It was worth a few quid to see a spectacle like this. We all searched through the coins in our pockets and handed over a few more pounds. Sharkey laid it out on the counter of the shop and meticulously counted it.
“I have here, with the help of my good friends, a grand total of twenty nine pounds and eighty three pence, it is all I have and I will not be moved on the price.”
The shopkeeper made his final push.
“If you can make it thirty pounds I will reluctantly sell it to you, but I am losing money on the deal.”
Sharkey looked again through his pockets. He managed to find a few more coppers and he turned again to the group for help. One of the lads handed over the difference. Sharkey turned and placed the money on the counter. He carefully counted out the notes and then the coins, placing the cash in neat and tidy piles on the cluttered counter. He insisted the shopkeeper also count it with him, a process that took some considerable time. Sharkey wanted to make sure that the shopkeeper knew who had won this round. Eventually the thirty pounds was handed over and the trophy transferred to Sharkey’s custodianship. He turned to the group with a grin.
“Yeah!” He shouted, punching the air in victorious celebration.
The group erupted into fits of uncontrollable laughter, the shopkeeper rubbed his hands and Sharkey strolled from the shop his head held high and his trophy under his arm.
We retired to the nearest bar for a celebratory drink. We had to buy Sharkey’s beer for him; he had spent all his available money in the shop. Talking to other members of the group I learned that this was a regular performance after Sharkey had had a few beers. He never could get the hang of haggling and bartering but he thought he was brilliant at it. He could not understand why people found it so difficult. I loved the guy as a character, but I sometimes wondered whether all those punches sustained in his boxing heyday had somehow addled and reversed his thought processes. His maxim was explained to the group, “It’s rude not to barter. It’s a local custom and one must respect local culture.”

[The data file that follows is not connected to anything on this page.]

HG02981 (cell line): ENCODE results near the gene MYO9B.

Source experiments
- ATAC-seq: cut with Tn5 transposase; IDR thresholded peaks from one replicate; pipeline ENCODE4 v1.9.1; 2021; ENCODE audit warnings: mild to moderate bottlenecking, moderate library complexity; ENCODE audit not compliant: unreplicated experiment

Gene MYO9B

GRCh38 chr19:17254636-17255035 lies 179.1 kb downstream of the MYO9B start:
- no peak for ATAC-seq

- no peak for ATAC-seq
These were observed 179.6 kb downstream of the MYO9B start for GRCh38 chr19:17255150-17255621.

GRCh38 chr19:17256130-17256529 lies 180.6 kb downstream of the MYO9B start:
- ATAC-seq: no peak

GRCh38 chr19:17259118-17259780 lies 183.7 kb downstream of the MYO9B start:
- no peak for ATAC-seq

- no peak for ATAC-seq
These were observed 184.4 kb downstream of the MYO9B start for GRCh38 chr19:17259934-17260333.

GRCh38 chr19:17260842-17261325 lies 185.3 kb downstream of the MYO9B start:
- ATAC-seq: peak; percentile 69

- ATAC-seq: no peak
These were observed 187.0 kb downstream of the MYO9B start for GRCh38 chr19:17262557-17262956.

After a few hours I decided to call it a night as my beer level was full and I was becoming tired and confused. I made my way back to the hotel where I fell into a deep sleep for the night.
The following morning I woke just in time for breakfast. I went downstairs to the dining room where many of the crew were sitting around tables sipping coffee and nursing their throbbing heads. I hoped I looked better than they did, because I felt like death warmed up. I saw Sharkey’s group sitting at a table in the corner and joined them. I ordered a strong black coffee and some toast. I noticed that Sharkey looked particularly ill.
“Are you alright Sharkey?” I asked.
“My wife is going to bloody well kill me when I get home.” He said, looking around the group through bloodshot eyes, “I’m right in deep s*** now.”
“What’s the matter then?” I asked, concerned.
“I only went and left my fibre optic lamp in the pub last night didn’t I?”
There was uproar as three of the lads fell off their chairs laughing. My head was throbbing and laughing that much isn’t good for you when you have a hangover. Sharkey just sat there dejectedly, his head in his hands.
“I really bartered hard for that frigging lamp.”
I just had to leave the table before I cracked up altogether. The thought crossing my mind as I walked away was that we were going to have to change his nickname to 'Aladdin' from now on.